The reason for the fury of the latest Israeli attacks on Lebanon is that the Israeli government perceives events as possibly moving to impede its aim of neutralizing once and for all the Palestinian position in Lebanon.
Ironically, although Israelis are not saying so publicly, one of the factors making them feel their position vis-a-vis Lebanon could be undermined is the turn taken by US President Reagan's peace envoy in the Middle East, Philip C. Habib. What concerns the more zealous Israeli hawks is Mr. Habib's involving himself, albeit indirectly, to get the most important of Israel's client groups in Lebanon -- the Gemayel family's Phalangists -- to unhook itself from its association with Israel.
Flushed by his recent election victory, Israeli Prime Minister Menachem Begin apparently feels that now is the moment to strike hard in support of what he sees as Israel's security interests -- even if this means killing Lebanese civilians in the heart of Beirut, as Israeli warplanes did last week. Mr. Begin seems to feel that he can pursue this course regardless of its effect on the Habib mission and overall Israeli relations with the United States.
He has seen that so far the pro-Israeli lobby in the US is a trump card that he can call out or play effectively. Presumably he also is persuaded by the argument from within and without government in Washington that the new Reagan administration still has no clear long-term Middle East policy.
As for the Palestinian threat to Israel from across its borders with Arab lands, Israel has long since neutralized it from the direction of Egypt, Jordan, and Syria. In Egypt's case, Israel has done this with a peace treaty; in Jordan's and Syria's, by making it clear to the governments of those two countries that the price of Palestinian action against Israel from their territories was massive Israeli retaliation.
But Lebanon has always been a different story. For one thing, Lebanese governments have chronically been too weak to prevent Palestinian guerrillas and refugees from using bases in Lebanon to attack Israel. For another, there are more Palestinian refugees in Lebanon as refugees in camps than in any other state bordering Israel.
Prime Minister Begin has sought to deal with this situation not only by the usual policy of fierce retribution for Palestinian attacks from Lebanon but, more importantly, by using the Lebanese Christian community as a lever, even a Trojan horse, to establish a de facto Israeli protectorate over as much of Lebanon as possible.
This spring, Mr. Begin's pushing of the Israeli position into Lebanon threatened confrontation with Syria, which has its own ideas about a protectorate over as much of Lebanon as it can bring under the shadow of its power. This is where Mr. Habib came in.
Mr. Habib's immediate aim was to try to get Syria to withdraw Soviet-built surface-to- air missiles moved into Lebanon this spring to counter -- as Syrians saw it -- Israeli moves in support of anti-Syrian, pro-Israeli Lebanese Christians in central Lebanon. The route to this seemed to be a measure of reconciliation between warring factions within Lebanon, aimed at securing their consent to the Lebanese government's own relatively weak forces assuming wider responsibilities than hitherto.
The eventual quid pro quo would be a measure of Syrian withdrawal in return for the Lebanese Phalangist Christians north of Beirut and in central Lebanon cutting ties with Israel. This, incidentally, is a deal still to be consummated. It is a bargain that leaves, as Israelis see it, many uncertainties for themselves. It could also be a precedent for international pressure on Israel to end its patron- client relationship with another group of Lebanese Christians. These are the mercenaries of Maj. Saad Haddad, introduced by the Israelis and maintained by them on the Lebanese side of the Israel-lebanon border. It is difficult to see Mr. Begin ever a agreeing to this short of massive US pressure.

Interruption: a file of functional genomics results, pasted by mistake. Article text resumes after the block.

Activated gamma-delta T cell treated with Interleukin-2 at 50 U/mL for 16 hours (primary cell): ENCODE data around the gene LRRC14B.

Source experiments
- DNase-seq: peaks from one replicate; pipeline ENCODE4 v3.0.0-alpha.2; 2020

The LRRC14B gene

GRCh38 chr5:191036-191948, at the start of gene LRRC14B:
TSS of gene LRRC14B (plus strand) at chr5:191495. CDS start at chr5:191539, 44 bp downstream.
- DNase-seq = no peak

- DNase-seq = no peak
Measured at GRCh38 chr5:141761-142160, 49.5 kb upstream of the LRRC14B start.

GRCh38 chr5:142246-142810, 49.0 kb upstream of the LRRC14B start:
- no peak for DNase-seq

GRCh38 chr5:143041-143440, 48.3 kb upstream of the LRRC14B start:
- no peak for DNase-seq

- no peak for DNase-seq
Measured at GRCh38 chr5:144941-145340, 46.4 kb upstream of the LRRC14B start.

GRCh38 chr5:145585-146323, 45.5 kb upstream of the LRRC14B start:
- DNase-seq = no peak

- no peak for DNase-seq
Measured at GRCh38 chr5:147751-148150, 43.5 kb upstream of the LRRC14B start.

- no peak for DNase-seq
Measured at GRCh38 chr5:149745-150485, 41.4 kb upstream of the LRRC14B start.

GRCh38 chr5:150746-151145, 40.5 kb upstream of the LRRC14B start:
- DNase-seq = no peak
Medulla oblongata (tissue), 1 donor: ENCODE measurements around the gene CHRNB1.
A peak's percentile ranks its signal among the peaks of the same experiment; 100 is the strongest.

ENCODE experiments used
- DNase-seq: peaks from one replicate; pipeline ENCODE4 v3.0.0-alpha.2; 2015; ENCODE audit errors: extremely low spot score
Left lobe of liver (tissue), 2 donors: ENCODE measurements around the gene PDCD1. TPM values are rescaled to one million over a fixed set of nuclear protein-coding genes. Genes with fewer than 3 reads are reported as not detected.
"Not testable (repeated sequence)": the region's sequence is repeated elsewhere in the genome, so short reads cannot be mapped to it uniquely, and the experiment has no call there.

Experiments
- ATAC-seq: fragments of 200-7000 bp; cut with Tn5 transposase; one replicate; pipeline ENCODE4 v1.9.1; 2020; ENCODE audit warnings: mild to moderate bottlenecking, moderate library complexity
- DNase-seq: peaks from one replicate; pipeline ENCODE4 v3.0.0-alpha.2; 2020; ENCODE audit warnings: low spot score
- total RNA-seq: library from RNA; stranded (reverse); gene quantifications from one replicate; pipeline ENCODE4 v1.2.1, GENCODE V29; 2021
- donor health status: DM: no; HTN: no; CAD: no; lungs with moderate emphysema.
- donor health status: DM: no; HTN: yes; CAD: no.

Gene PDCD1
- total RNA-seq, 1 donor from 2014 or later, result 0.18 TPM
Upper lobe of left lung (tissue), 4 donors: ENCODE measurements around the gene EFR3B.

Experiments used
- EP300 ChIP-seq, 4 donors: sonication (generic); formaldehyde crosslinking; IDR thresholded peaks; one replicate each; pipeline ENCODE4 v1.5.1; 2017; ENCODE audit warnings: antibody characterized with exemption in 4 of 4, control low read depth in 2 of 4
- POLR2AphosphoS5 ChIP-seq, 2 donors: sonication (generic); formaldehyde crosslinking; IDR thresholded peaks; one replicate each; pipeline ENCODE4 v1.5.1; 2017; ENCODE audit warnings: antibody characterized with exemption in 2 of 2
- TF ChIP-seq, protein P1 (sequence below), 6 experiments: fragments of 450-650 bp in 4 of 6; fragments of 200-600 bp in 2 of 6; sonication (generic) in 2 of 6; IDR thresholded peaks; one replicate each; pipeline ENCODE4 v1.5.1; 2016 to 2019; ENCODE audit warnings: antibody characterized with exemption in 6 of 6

Violence continued on the ground July 19- 20. The Israelis carried out their first overland operation into southern Lebanon since the latest round of fighting began. Their aim: Palestinian positions on the road between Nabatiyeh and the Zahrani River. They also attacked Palestinian positions at Beaufort Castle farther inland. The Palestinians, for their part, fired rockets from Lebanon at Israeli settlements in northern Galilee.
Mr. Habib meanwhile was waiting in Jerusalem with Mr. Begin. And in Washington the Reagan administration was again pondering whether, as a sign of disapproval to Israel, to delay once more delivery of a consignment of F-16 advanced jet fighters.
All of this is frustrating for Arab governments like those of Saudi Arabia and Egypt.Both these governments have key roles in the Reagan administration strategy to meet the Soviet threat to the Gulf and its oil. Both feel that Mr. Reagan makes things difficult for them by not going beyond slapping Israel on the wrist no matter what the Begin government does. They are dismayed that there has not been a further US response so far to the latest Israeli attacks inside Lebanon -- attacks that come only a few weeks after the Israeli air raid on Iraq's nuclear reactor outside Baghdad. Both Saudi and Egyptian governments continue disappointed at what they see as the timid US response to Mr. Begin's apparent gradual absorption of the entire West Bank of the Jordan.
But Mr. Begin is not perturbed by strain between the US on the one hand and Saudi Arabia and Egypt on the other. To some extent, it satisfies him. He does not like to see any Arab state successfully challenging Israel in its once-unquestioned role as monopolizing US interest and sympathy in the Middle East. He resents Israel's apparently being denied an active role in overall US strategy to defend the Gulf and its oil and he finds distasteful the increasingly favored po sition enjoyed by Saudi Arabia in US planning.